March Maple Weekends

21 February 2010 Written by 

A Sure Sign of Spring in New York State

Maple Syrup production is largely restricted to the northeastern United States and eastern Canada. This is the natural range of sugar and black maple, the two most commonly tapped species. Silver and red maple sap is higher in water content and provides a poorer quality end product.

There is little doubt that the Iroquois and other woodland Indians knew about the maple sap. There are several legends of just how they discovered this sweet, an important seasonal addition to their diet. As they lacked metal tools prior to European contact, their means of collection and refining maple sap were crude.

The European settlers gradually improved upon Indian methods of collecting and refining sap in many ways. These evolved into "traditional" ways of producing syrup that were pretty standard for perhaps a century or more. Only in the latter half of the 20th century did most producers go "hi-tech" in production methods that are commonly used today. However, some small producers and museums still produce small amounts of syrup using largely pre-mechanized methods. This is largely for the benefit of tourists and visitors, placing the methods of production in historical context.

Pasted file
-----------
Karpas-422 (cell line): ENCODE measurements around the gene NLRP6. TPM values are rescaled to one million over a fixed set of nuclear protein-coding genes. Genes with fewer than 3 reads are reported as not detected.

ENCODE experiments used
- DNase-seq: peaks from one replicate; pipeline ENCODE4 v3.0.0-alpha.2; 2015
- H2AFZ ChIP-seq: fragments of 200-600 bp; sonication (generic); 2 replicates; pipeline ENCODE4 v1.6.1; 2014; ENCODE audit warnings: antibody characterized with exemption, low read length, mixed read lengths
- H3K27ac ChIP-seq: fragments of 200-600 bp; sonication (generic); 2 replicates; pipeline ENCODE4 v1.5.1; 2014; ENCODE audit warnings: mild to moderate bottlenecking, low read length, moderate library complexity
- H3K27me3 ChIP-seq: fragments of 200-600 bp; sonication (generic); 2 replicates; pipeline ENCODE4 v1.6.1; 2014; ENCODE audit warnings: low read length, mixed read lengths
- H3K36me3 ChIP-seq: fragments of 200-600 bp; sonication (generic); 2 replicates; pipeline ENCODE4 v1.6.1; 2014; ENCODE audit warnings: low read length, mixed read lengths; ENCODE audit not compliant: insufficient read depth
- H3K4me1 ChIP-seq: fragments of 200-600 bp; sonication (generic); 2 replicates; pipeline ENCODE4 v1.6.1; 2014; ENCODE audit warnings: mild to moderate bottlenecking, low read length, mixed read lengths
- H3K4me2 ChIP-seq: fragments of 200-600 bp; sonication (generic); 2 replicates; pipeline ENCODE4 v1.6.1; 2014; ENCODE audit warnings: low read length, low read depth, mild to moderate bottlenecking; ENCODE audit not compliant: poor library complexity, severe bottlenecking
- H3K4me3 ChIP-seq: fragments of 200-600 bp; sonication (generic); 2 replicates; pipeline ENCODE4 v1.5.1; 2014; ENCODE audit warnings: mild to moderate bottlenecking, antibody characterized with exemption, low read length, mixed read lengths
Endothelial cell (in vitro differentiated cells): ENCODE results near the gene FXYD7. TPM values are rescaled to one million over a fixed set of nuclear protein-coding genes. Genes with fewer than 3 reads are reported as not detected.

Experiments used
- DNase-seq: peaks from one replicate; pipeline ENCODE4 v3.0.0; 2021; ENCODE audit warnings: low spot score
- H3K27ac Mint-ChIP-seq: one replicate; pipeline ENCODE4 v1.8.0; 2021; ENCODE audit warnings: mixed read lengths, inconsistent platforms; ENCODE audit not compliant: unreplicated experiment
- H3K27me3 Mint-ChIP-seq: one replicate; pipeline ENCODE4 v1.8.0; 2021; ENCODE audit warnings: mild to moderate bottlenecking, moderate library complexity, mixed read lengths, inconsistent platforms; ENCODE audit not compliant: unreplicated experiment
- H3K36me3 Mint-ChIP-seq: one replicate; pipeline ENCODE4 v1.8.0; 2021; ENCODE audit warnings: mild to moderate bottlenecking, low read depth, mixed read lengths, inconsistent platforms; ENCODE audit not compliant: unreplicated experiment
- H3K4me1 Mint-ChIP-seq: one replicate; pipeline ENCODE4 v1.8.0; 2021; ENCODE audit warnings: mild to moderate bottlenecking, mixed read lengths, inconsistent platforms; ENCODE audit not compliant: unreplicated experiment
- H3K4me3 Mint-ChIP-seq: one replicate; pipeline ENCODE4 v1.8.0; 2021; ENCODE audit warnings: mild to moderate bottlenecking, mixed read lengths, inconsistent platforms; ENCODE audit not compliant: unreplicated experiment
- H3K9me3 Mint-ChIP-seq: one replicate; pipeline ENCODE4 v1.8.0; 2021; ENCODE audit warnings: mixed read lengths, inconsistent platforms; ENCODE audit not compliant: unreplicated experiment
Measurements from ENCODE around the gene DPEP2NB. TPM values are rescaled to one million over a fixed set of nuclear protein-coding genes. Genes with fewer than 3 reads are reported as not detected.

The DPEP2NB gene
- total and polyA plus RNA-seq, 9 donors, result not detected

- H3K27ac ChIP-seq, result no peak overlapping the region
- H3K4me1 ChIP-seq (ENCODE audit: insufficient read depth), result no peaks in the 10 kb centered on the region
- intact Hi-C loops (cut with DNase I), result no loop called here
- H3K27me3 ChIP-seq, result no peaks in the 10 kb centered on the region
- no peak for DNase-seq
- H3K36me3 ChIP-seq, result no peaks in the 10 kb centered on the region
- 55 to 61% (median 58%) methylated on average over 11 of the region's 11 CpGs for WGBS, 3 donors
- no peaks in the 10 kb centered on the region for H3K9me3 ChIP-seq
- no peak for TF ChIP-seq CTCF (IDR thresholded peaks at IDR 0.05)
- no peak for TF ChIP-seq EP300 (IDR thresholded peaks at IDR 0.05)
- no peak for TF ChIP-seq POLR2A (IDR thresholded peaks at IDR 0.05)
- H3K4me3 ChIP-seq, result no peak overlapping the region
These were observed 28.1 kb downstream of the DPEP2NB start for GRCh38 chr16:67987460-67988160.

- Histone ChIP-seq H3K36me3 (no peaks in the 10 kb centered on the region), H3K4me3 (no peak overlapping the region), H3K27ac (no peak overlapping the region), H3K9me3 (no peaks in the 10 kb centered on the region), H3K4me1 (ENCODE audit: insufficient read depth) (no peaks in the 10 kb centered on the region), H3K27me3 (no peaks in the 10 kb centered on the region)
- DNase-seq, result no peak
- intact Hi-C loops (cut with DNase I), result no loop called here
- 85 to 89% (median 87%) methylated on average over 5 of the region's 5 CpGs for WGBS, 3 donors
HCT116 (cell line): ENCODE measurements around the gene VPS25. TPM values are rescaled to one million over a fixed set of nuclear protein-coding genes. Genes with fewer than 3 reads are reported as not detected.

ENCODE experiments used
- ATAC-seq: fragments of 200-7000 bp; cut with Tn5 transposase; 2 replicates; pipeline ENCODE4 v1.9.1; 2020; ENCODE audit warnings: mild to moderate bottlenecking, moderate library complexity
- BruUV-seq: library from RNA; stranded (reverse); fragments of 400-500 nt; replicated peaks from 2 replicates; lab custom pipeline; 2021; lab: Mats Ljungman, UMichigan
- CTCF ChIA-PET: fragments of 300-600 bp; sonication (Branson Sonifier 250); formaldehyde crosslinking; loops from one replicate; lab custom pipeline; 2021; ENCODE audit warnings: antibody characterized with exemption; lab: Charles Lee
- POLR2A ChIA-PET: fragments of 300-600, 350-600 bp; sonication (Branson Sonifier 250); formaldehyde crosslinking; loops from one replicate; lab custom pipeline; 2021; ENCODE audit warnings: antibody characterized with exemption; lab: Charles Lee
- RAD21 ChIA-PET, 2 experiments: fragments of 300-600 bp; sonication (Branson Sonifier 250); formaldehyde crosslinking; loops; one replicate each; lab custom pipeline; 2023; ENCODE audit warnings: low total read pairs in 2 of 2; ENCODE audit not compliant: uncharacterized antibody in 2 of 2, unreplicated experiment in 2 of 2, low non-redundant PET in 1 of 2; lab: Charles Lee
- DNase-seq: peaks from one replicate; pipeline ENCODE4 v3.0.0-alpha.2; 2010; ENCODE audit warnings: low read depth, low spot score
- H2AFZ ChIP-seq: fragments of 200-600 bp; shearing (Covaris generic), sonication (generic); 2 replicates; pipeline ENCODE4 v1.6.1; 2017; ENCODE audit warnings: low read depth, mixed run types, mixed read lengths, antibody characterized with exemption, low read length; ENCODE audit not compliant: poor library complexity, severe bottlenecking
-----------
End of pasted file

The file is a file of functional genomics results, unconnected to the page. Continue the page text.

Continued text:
Maple Producers and Festivals in New York State

New York State is the second leading producer of maple syrup, second only to Vermont. According to statistics from the New York State Maple Producers Association, about 1500 producers statewide, with nearly 1.5 million taps made 332,000 gallons of syrup in 2008. The average cost per gallon of finished syrup was $33.50 in 2007. The final value of the crop was about $7.5 million, with an impact of $30 million on the New York State economy.

According the published statistics in the Utica Observer-Dispatch of March 18, 2009, maple syrup production in selected counties was as follows in 2005:

Oneida County: 32 producers with 2,100 gallons of syrup.
Herkimer County: 19 producers with 1,400 gallons of syrup.
Lewis County: 141 producers with 30,000 gallons of syrup.

Many small maple sugar producers have in recent years had small scale maple festivals at this time of year. Producers and historical museums often sponsor special events and demonstrations. The Farmer's Museum in Cooperstown has Sugaring Off Sundays, with breakfast (pancakes and maple syrup, of course) and maple syrup production demonstrations. The Herkimer Home outside Little Falls had its 34th annual maple celebration on the first weekend in April 2009. Other museums or producers have had such programs usually in late March and early April.

New York State Maple Producers Association.

What began in the late 1990s as a one day event promoting maple products by a small group of Wyoming County maple producers has evolved into a festival celebrated across New York State. This effort has been coordinated by the New York State Maple Producers Association. Over 100 large and small producers from over 40 counties participate on the last two weekends in March. Typically, there are pancake breakfasts, sales of syrup and candy, and demonstrations on past or current production methods. A list of participating producers is available from their web site listed in references below.